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Hidden in plain sight
Fri Nov 27 @ 6.30 pm
This talk will to expose and explore some of extensive medieval archives relating to the medieval north (and particularly to Yorkshire) which remain largely unpublished and unexplored. The impact of the Black Death from 1349 led to remarkable increase in the creation and curation of written records documenting many aspects of daily life. So great is the volume of surviving material that, even now, these archives have not been completely explored.
The talk will range across the surviving archives of city, county, state and church focussing on examples relating to local responses to the impact of the pandemic. After touching the tip of the iceberg of their potential for exploring northern history, the lecture will also touch on ways in which public access to these resources might be improved in the future.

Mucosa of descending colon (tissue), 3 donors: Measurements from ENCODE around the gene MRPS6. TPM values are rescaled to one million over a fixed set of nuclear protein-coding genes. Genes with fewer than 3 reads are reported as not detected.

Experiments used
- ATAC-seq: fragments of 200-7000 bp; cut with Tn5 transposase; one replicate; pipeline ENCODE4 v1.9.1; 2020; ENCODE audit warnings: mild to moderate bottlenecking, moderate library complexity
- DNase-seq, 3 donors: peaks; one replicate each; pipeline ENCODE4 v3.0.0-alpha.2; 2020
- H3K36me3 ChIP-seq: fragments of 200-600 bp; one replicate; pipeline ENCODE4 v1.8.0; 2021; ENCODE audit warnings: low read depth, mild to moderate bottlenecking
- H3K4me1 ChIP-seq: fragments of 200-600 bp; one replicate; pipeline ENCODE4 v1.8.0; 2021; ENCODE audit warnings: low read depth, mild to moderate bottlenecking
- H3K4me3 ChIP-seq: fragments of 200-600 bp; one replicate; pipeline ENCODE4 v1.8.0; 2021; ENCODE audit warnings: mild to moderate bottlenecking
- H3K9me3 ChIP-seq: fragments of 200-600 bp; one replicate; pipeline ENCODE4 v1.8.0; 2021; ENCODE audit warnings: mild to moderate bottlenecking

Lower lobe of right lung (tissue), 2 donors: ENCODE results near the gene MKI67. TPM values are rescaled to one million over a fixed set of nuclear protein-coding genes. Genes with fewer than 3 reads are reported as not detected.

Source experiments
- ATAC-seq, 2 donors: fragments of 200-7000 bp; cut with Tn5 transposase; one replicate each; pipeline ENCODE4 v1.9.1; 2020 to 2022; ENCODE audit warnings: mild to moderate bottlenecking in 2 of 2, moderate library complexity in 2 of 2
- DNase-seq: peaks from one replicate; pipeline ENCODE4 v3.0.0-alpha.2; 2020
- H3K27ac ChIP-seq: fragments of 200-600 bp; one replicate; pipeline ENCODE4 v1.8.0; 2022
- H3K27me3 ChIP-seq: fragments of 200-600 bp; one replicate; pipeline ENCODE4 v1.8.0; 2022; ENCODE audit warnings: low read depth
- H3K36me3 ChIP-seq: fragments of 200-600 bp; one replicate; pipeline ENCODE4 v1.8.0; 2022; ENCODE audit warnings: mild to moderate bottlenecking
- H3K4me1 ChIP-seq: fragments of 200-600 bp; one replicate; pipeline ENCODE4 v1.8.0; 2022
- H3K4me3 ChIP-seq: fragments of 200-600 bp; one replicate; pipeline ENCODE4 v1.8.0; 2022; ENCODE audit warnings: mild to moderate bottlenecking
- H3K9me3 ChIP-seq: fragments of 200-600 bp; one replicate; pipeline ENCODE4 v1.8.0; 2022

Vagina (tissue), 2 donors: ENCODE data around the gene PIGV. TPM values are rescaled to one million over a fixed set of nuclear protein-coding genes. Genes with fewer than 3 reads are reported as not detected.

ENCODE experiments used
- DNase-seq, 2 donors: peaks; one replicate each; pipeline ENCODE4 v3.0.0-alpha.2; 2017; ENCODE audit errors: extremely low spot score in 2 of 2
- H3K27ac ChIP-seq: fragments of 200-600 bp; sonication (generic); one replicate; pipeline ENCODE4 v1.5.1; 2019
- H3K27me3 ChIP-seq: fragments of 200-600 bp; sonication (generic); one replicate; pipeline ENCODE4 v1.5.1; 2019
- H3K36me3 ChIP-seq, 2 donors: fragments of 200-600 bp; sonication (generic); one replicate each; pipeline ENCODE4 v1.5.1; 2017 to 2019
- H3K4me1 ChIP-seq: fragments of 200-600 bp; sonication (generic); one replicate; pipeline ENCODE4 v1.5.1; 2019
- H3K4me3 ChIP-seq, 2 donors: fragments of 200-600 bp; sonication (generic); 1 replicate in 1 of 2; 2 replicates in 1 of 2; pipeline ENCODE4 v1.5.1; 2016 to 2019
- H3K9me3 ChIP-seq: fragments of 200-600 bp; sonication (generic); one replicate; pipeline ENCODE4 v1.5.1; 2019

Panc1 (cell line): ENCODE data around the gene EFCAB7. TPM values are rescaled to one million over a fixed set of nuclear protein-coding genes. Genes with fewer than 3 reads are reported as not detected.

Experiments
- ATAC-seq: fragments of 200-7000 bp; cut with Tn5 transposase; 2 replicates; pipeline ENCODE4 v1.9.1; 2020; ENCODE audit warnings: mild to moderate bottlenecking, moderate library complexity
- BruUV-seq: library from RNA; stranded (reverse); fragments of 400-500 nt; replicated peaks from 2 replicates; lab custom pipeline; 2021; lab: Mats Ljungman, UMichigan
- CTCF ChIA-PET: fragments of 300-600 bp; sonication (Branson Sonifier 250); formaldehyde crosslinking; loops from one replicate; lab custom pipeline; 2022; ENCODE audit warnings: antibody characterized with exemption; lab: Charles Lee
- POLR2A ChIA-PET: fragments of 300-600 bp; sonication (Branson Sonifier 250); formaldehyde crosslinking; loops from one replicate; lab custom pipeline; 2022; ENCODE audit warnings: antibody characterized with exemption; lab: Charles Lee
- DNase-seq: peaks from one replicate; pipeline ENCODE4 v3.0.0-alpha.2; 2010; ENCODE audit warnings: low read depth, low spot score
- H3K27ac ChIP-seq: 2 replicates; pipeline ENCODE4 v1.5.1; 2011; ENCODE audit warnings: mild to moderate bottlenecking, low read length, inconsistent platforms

Professor Sarah Rees Jones
Sarah Rees Jones is a Professor of Medieval History at the University of York. She has twice been Director of the Centre for Medieval Studies, a globally renowned centre of postgraduate training in its field. She has also twice been Director of the Institute for the Public Understanding of the Past and established the first MA in Public History at the University in 2012. She is the author of York: the Making of a city, 1068-1350 (Oxford, 2013) and a co-author of the Historic Towns Atlas of the City of York (2015). She has worked with the York Archaeological Trust, York Minster, the York Museums Trust and The National Archives and is currently the Principal Investigator of a current major AHRC-funded project on the administrative records of the Archbishops of York: ‘The Northern Way: the Archbishops of York and the North of England, 1304-1405’.